The Times They Are A-Changin' Review Roundup
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The Times They Are A-Changin' opened on Broadway last night, the new musical collaboration between Twyla Tharp and Bob Dylan. So what did critics think of that collaboration?
For the Associated Press, Michael Kuchwara writes that "What is one to make of "The Times They Are A-Changin'," the murky
musical misfire that combines the considerable talents of
director-choreographer Twyla Tharp and pop superstar Bob Dylan. It is hard to tell what Tharp, who conceived the show, had in mind,
judging from the confusing, surreal production on stage at Broadway's
Brooks Atkinson Theatre."
Ben Brantley in the New York Times writes that "Ms. Tharp found unexpected depths in Mr. Joel’s music. Using a whole lot more scenery, props and special effects to create a circus-themed allegory of fathers and sons, Ms. Tharp single-handedly drags Mr. Dylan into the shallows." He sums up noting that "if the choreography at times defies gravity, the show itself may be the most earthbound work Ms. Tharp has produced. Even as the dancers seem to fly, Mr. Dylan’s lyrics are hammered, one by one, into the ground."
For Variety, David Rooney writes that "Choreographer Twyla Tharp has frequently and successfully looked to unorthodox musical inspirations to create her distinctive dance pieces, among them the Beach Boys, Frank Sinatra, David Byrne and, notably, Billy Joel in her first foray into musical theater, "Movin' Out." While that show was a danced narrative set to music performed live by a singer and band separated from the action, Tharp attempts to expand her range by integrating song and movement to the music of Bob Dylan in "The Times They Are A-Changin'." But the mercurial dance innovator slips up badly in a plodding, literal-minded fable that's vibrant and busy but also chaotic and narratively incoherent."
For Reuters and the Hollywood Reporter, Frank Scheck writes that " "The Times They Are A-Changin," her follow-up effort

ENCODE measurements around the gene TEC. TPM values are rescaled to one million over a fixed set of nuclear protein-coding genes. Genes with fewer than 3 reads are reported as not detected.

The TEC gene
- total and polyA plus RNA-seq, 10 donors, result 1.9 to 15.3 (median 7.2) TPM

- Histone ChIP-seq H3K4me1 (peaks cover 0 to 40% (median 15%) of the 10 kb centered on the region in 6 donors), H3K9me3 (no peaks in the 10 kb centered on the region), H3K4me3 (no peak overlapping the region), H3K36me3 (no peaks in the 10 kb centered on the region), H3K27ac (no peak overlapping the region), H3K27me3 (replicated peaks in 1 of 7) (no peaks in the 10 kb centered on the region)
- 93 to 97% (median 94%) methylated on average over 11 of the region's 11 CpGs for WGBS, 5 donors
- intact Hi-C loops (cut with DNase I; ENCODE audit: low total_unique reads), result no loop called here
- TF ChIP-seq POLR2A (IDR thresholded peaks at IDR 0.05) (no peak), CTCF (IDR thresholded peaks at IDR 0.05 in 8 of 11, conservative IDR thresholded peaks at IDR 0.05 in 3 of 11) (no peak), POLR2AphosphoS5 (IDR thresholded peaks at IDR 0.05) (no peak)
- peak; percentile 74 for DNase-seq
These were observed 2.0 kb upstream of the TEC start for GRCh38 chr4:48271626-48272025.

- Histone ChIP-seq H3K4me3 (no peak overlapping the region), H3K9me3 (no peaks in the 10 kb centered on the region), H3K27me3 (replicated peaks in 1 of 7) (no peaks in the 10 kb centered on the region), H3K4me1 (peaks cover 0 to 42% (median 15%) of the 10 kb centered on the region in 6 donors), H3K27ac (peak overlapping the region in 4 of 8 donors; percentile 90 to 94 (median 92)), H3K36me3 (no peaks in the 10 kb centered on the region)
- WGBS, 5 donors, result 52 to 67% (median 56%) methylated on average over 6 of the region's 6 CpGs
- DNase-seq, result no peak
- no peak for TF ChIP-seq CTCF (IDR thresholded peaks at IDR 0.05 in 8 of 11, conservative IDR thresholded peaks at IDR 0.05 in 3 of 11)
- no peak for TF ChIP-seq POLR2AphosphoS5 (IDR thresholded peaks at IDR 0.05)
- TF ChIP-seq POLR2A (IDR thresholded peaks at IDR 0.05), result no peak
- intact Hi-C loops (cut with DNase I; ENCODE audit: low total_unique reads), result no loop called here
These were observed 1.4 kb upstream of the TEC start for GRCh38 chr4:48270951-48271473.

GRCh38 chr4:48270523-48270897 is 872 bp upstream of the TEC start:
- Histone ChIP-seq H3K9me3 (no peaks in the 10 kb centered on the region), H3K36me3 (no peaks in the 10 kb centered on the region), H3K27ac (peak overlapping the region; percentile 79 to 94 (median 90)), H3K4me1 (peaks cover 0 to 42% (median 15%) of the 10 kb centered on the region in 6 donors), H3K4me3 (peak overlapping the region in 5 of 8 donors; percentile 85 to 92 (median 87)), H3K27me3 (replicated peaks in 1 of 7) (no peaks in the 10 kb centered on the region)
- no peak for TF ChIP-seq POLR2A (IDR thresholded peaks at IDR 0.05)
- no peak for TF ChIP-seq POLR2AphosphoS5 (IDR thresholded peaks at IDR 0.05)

featuring the oeuvre of the commercially resurgent Bob Dylan,
is a far less accessible work that never coalesces into the
fantastical theatrical experience she had intended."
Elysa Gardner for USA Today writes that "Part of what makes Dylan's songs so compelling and enduring is that their appeal transcends his personal style, and those of his more famous folk and rock interpreters. His melodies and lyrics, as much as Stephen Sondheim's or Rodgers and Hart's, are as open to different artistic approaches as they are universally moving. So it shouldn't surprise that Times, which opened Thursday at the Brooks Atkinson Theatre, is, if uneven, more imaginative and intriguing than Tharp's last Broadway outing, the Billy Joel showcase Movin' Out. "
Linda Winer, for NY Newsday writes that "Tharp, a task-oriented perfectionist, has dreamed up extreme circus
tricks, then transforms them from tricks to art. Even when she loses
her way - which she definitely does - her failures are more interesting
than most of theme-park Broadway."
Joe Dziemianowicz for the NY Daily News opines "Now she takes on Bob Dylan in "The Times They Are A-Changin,'" which
she conceived, choreographed and directs. Tharp ups the ante in light
of Dylan's stature (an icon to all and "God" to many) and the
nontheatricality of his music. A long shot. Unfortunately, Tharp sabotages herself this time. She makes dance
secondary and concentrates on the music. The result is a standard-issue